Valentine’s Day is right around the corner, and what better way to revel in the holiday that celebrates love than with the ultimate romantic food and wine pairing: wine and chocolate?

Valentine’s Day memories can be made from a simple hand-made card, fresh flowers, the sparkle of jewels or a weekend getaway—all signature ways to commemorate this traditionally romantic occasion. But let’s take this from the wine and chocolate angle.

Wine is liquid sensuality: Its beautiful bouquet stimulates the appetite and its velvet caress soothes that desire. Wine can be described as both ‘brawny’ and ‘voluptuous;’ and just like love itself, it can be light and sweet, bold and unique, or refreshing and new.

Dark and delectable, velvety, rich, smooth and creamy—chocolate. The word itself conjures dizzying thoughts of delight and decadence. It's easy to lose yourself in its luxury, and paired with some lush and robust wines, the result can be euphoric—a playground for the senses, a combination impossible to resist.

Some people prefer ‘classic’ chocolates, brands or types that have been their favorites for a long time. However, in the last few years, an explosion of great new chocolatiers, many of them local, have been showcasing their passion for good chocolate in a variety of interesting expressions, incorporating ingredients such as bacon, wine grapes, cayenne pepper, lavender and even blue cheese.

Even chocolate-infused wines have entered the market, appealing to the sweeter-wine drinker. However, just for the record, I prefer chocolate and wine to be separate but paired.


As a general rule, pair lighter, more elegant-flavored chocolate with lighter bodied wines. Chocolate can be sweet, bitter, acidic and fruity, so pair with a wine that has a similar profile to these components.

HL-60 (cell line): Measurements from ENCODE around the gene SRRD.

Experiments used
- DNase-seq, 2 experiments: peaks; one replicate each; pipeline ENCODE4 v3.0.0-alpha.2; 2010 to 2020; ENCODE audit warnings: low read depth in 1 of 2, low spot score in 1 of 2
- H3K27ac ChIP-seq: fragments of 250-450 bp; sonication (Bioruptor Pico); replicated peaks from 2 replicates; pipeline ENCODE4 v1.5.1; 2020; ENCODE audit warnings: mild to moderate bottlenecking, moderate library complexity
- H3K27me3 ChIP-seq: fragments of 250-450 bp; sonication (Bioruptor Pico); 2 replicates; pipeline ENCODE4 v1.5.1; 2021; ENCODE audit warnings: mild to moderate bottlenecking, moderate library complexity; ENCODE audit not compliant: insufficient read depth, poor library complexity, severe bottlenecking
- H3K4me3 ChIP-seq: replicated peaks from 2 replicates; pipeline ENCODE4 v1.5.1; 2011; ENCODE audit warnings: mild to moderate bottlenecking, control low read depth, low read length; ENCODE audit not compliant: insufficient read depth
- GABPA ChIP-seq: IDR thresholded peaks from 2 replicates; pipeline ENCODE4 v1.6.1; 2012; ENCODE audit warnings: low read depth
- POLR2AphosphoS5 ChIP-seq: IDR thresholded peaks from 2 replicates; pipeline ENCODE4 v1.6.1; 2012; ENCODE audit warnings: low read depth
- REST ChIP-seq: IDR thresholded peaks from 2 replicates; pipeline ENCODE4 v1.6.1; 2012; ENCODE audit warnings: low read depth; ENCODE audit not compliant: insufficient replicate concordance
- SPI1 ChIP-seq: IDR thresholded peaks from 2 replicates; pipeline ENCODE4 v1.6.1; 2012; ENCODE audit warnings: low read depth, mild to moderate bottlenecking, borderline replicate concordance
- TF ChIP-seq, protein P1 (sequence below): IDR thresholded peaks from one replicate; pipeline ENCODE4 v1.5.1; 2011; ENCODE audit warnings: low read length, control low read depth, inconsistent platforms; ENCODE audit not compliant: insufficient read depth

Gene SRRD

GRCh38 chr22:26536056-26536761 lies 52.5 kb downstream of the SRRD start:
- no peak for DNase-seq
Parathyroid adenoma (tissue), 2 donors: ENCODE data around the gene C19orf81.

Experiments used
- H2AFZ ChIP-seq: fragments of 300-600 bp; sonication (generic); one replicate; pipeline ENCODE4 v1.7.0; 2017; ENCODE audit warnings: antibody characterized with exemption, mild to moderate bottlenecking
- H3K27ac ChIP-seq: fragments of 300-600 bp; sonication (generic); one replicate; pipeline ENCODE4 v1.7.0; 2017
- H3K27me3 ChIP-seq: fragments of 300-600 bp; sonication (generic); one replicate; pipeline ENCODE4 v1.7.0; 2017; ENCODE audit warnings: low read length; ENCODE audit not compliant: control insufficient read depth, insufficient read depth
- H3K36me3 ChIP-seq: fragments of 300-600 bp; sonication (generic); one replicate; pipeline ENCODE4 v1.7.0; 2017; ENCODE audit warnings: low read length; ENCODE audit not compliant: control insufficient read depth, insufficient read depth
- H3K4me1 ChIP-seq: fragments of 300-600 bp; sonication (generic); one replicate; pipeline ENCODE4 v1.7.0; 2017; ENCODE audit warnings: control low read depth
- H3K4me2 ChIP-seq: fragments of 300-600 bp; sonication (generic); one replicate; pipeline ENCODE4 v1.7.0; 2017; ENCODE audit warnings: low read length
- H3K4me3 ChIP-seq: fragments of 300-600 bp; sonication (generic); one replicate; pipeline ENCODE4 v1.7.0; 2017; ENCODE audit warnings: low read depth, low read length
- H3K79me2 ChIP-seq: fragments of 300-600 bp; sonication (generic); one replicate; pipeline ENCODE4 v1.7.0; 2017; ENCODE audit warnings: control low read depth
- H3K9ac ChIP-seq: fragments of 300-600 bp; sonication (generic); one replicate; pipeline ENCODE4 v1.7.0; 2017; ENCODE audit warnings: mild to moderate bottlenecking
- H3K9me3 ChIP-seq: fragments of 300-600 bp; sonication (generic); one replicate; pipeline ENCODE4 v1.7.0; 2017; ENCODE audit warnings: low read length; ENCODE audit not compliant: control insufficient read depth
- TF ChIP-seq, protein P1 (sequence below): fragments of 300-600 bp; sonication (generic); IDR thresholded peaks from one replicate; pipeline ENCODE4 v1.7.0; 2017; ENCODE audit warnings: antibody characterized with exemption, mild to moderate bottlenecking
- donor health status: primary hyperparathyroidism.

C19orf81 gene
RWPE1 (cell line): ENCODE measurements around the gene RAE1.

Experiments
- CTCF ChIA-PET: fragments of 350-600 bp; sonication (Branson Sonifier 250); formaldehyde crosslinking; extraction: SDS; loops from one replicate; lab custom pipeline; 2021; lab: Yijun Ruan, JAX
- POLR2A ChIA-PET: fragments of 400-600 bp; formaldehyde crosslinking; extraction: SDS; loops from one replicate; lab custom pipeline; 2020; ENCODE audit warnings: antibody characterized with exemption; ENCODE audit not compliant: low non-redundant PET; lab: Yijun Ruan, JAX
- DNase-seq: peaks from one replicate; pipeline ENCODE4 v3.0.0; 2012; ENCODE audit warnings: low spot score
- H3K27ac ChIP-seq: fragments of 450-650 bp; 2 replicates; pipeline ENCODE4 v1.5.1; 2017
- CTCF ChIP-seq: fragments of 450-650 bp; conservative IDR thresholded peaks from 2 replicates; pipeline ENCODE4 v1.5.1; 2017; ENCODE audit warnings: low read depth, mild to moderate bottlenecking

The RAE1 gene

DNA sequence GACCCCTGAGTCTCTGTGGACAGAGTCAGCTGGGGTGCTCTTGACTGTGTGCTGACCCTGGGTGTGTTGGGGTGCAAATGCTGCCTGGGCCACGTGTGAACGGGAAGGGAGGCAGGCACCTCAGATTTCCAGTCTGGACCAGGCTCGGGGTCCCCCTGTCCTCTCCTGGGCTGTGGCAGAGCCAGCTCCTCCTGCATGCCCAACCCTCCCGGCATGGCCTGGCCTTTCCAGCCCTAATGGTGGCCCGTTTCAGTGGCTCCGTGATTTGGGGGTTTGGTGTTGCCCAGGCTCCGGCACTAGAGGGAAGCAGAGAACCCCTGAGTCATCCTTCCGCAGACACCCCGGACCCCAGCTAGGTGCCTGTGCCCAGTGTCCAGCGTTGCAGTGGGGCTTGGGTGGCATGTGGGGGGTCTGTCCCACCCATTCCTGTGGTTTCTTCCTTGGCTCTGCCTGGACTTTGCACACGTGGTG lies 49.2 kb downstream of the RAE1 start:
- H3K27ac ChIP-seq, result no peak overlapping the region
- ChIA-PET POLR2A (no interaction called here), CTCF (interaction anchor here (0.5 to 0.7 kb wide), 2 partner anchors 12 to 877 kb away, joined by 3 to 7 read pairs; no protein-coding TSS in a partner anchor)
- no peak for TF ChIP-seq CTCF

Try lighter chocolates first, then progress to darker chocolates, so the mouth won’t be overpowered by dark chocolate tannins. There are many flavors to consider; taste and discover what you like.

White Chocolate

Made without chocolate liquor, white chocolate is a rich blend of cocoa butter, sugar and mild solids, with flavors reminiscent of cream, milk, fruit, honey, vanilla and caramel.

Pair with:

Buttery, full-bodied white wines

Sparkling wine

White dessert wines

German whites


Milk Chocolate

Milk chocolate's sugar content outweighs the amount of chocolate liquor. Added milk solids produce a milder, sweeter product than dark chocolate, with fewer flavors and aromas. You might find cocoa, vanilla, brown sugar, caramel, honey, milk, cream, nuttiness and malt in its flavor profile.

Pair with:

Sparkling wines

Semi-sweet to sweet whites

Fruit-forward, medium-bodied reds



Semi-sweet or Bittersweet Dark Chocolate

Semi-sweet chocolate is bold and complex, with flavors of nuts, spice, flowers, earth, fruit and caramel, that typically taste less sweet than a milk chocolate. Bittersweet chocolate can have bitter, roasted, fruity, earthy, woodsy, ashy and nutty flavors.

Pair with:

Sparkling wines, semi-dry to sweet

Fortified red wines

Full-bodied dry red wines

Cabernet sauvignon (fruit-forward version)




Chocolate has a vast array of flavor profiles and there are many different wines to pair well with it. Although most chocolate is sweet, the range of sweet to bitter and dark pairs well with big, dry red wines, which marry the dark flavor profiles. As with pairing any food and wine, compare and contrast.

Tasting Tip: First taste the chocolate. Pay attention to both the flavors and the texture in your mouth, and then sip the wine and see how the flavors and textures come together (or not). Experimenting is all the fun.

Wine Recommendation: Port is a classic dark-chocolate pairing. Madeira, with its citrus and caramel notes, also is exceptional with dark chocolate. Sip, savor and experiment. You will find your true delight.

Chocolate Recommendation: These local chocolates make me proud to live in St. Louis: Maple Bacon Chocolate by Oh Sheila! Chocolates, and Sea Salt Caramels by Kakao. And you can’t forget the bottle of CMS Hedges wine dipped in a pound of chocolate by The Chocolate Affair—break the chocolate and eat it with a glass of wine. (It’s made exclusively for Robust Wine Bar.)

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